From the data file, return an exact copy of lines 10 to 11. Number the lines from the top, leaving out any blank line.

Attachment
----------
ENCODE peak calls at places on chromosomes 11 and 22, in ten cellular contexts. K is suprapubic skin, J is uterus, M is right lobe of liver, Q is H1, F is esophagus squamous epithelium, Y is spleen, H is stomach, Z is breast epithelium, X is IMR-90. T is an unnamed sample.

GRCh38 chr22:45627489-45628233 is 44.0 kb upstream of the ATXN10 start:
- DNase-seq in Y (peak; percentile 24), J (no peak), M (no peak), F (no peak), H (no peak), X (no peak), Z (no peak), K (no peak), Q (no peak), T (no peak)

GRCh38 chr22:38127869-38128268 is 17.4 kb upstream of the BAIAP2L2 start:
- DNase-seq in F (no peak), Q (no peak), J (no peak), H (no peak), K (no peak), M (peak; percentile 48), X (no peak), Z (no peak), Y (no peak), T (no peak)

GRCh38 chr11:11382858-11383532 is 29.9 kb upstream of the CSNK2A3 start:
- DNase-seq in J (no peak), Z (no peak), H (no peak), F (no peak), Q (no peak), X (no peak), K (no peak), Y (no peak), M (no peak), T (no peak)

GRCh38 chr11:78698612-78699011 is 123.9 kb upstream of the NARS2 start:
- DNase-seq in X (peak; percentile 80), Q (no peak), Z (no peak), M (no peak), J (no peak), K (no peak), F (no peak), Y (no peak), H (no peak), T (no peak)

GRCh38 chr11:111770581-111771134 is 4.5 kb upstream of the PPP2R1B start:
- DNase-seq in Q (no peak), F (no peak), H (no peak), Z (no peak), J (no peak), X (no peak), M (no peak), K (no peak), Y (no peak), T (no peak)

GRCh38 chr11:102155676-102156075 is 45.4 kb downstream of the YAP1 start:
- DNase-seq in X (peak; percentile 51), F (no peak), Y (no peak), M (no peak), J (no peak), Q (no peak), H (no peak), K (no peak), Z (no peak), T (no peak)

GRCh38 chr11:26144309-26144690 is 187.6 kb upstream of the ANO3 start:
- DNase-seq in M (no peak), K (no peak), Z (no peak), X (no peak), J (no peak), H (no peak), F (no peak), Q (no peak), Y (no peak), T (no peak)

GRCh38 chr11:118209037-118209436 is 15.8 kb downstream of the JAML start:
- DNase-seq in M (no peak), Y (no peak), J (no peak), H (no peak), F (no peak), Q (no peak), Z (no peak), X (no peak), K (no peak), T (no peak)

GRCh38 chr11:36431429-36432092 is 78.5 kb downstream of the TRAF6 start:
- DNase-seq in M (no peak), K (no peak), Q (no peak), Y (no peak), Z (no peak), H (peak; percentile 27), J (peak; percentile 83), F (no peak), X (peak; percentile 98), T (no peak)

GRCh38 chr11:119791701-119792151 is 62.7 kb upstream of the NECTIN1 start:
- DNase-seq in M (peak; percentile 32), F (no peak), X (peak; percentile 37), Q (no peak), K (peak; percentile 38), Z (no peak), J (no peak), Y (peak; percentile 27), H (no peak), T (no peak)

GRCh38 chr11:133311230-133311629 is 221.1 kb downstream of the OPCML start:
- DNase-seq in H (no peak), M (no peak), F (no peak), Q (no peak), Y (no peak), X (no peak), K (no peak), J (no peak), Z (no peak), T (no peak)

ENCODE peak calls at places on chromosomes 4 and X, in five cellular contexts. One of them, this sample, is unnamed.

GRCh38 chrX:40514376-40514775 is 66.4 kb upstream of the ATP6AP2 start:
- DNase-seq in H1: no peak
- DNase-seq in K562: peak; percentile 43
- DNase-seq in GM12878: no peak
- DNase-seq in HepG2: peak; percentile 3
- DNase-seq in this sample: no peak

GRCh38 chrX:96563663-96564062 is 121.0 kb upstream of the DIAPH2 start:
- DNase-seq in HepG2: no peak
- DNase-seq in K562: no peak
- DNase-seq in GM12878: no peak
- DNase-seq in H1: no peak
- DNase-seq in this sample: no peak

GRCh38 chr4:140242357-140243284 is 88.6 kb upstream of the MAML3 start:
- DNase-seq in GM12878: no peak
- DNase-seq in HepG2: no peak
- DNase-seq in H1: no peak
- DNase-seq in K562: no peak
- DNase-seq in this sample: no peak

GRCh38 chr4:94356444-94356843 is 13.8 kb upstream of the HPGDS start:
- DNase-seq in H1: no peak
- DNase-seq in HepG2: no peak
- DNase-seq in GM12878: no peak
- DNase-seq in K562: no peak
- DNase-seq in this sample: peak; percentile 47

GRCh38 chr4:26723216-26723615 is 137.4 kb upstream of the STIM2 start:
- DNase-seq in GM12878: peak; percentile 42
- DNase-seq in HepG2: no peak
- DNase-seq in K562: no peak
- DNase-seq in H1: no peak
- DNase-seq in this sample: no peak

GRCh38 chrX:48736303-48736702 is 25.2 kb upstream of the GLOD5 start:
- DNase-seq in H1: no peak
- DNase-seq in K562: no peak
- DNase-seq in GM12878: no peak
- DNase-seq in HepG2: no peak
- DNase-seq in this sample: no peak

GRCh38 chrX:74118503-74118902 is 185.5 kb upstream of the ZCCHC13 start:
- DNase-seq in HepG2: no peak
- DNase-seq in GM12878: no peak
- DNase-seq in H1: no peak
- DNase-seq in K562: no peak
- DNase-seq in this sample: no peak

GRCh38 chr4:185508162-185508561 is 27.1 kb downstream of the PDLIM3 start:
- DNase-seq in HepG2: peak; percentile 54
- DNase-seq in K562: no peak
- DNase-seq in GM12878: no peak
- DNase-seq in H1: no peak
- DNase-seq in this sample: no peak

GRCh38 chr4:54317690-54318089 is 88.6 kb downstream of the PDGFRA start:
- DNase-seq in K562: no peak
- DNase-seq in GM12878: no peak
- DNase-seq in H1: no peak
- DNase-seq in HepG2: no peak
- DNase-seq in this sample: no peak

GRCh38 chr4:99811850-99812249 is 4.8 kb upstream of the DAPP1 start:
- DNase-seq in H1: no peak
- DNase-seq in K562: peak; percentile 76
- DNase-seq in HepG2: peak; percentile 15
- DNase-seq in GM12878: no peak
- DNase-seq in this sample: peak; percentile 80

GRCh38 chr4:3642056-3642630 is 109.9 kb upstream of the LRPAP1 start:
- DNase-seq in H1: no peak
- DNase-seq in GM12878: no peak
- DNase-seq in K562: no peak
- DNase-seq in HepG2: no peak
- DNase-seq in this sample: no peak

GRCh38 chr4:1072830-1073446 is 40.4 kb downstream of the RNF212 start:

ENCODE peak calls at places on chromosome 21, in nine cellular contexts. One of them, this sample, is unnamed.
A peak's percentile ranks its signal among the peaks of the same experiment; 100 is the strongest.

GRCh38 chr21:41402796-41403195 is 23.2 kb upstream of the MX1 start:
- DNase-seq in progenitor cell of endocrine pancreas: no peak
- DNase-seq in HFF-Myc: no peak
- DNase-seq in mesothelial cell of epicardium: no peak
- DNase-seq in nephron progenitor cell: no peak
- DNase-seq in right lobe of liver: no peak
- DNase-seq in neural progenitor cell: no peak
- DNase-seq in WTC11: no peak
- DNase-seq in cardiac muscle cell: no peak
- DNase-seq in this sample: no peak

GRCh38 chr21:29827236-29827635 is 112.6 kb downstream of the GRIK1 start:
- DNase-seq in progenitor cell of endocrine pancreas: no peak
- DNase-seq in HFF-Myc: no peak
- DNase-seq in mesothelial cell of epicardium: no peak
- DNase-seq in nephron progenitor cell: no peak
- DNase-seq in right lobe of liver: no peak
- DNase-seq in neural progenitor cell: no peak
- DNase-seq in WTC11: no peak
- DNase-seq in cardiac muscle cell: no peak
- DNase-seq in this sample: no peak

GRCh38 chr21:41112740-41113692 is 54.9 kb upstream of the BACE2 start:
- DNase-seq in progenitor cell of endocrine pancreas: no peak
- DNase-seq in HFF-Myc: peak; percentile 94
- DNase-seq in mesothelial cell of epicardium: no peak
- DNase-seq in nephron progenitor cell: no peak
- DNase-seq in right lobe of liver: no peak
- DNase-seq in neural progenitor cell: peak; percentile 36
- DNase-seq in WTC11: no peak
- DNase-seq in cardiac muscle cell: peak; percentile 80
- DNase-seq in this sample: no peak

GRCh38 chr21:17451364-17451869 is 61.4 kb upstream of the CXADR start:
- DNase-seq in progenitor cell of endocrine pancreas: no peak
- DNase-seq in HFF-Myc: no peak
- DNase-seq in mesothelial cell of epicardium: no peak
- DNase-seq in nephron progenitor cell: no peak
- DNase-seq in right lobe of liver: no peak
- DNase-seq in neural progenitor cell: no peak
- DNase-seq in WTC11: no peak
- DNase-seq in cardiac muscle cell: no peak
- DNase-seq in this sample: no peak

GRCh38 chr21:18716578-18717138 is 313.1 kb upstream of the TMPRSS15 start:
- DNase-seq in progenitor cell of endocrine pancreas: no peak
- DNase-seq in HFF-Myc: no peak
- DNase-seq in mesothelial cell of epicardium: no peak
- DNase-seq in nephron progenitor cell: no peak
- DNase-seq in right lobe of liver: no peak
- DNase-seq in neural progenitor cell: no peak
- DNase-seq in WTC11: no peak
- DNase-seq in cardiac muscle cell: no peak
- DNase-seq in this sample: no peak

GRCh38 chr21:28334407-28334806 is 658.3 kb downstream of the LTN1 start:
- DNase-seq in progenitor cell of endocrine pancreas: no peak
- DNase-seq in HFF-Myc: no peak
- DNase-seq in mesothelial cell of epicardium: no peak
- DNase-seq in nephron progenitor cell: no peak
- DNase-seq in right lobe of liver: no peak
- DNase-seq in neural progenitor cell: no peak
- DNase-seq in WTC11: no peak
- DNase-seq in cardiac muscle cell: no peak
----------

GRCh38 chr11:111770581-111771134 is 4.5 kb upstream of the PPP2R1B start:
- DNase-seq in Q (no peak), F (no peak), H (no peak), Z (no peak), J (no peak), X (no peak), M (no peak), K (no peak), Y (no peak), T (no peak)